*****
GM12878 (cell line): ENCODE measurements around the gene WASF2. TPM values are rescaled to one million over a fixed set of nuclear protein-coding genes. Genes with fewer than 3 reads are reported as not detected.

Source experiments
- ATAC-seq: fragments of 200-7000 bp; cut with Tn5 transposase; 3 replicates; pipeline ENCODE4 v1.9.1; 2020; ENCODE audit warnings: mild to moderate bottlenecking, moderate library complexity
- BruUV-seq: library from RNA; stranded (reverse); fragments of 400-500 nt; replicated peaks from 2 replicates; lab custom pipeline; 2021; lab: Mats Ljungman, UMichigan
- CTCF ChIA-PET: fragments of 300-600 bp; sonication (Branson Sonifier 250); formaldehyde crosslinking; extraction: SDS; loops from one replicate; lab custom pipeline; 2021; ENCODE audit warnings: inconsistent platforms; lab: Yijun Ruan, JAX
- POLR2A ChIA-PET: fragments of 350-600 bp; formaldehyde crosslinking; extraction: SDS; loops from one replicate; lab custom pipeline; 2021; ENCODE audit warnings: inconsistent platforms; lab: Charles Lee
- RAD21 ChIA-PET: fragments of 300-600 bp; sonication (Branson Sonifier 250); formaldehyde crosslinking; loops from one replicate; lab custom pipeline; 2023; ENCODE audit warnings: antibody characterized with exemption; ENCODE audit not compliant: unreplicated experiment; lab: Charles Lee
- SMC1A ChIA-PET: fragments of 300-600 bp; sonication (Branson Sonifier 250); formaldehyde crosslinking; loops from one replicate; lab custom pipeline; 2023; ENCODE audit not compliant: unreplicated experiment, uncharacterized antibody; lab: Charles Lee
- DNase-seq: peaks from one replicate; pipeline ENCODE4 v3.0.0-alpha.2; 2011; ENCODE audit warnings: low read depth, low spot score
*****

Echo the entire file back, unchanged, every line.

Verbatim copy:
GM12878 (cell line): ENCODE measurements around the gene WASF2. TPM values are rescaled to one million over a fixed set of nuclear protein-coding genes. Genes with fewer than 3 reads are reported as not detected.

Source experiments
- ATAC-seq: fragments of 200-7000 bp; cut with Tn5 transposase; 3 replicates; pipeline ENCODE4 v1.9.1; 2020; ENCODE audit warnings: mild to moderate bottlenecking, moderate library complexity
- BruUV-seq: library from RNA; stranded (reverse); fragments of 400-500 nt; replicated peaks from 2 replicates; lab custom pipeline; 2021; lab: Mats Ljungman, UMichigan
- CTCF ChIA-PET: fragments of 300-600 bp; sonication (Branson Sonifier 250); formaldehyde crosslinking; extraction: SDS; loops from one replicate; lab custom pipeline; 2021; ENCODE audit warnings: inconsistent platforms; lab: Yijun Ruan, JAX
- POLR2A ChIA-PET: fragments of 350-600 bp; formaldehyde crosslinking; extraction: SDS; loops from one replicate; lab custom pipeline; 2021; ENCODE audit warnings: inconsistent platforms; lab: Charles Lee
- RAD21 ChIA-PET: fragments of 300-600 bp; sonication (Branson Sonifier 250); formaldehyde crosslinking; loops from one replicate; lab custom pipeline; 2023; ENCODE audit warnings: antibody characterized with exemption; ENCODE audit not compliant: unreplicated experiment; lab: Charles Lee
- SMC1A ChIA-PET: fragments of 300-600 bp; sonication (Branson Sonifier 250); formaldehyde crosslinking; loops from one replicate; lab custom pipeline; 2023; ENCODE audit not compliant: unreplicated experiment, uncharacterized antibody; lab: Charles Lee
- DNase-seq: peaks from one replicate; pipeline ENCODE4 v3.0.0-alpha.2; 2011; ENCODE audit warnings: low read depth, low spot score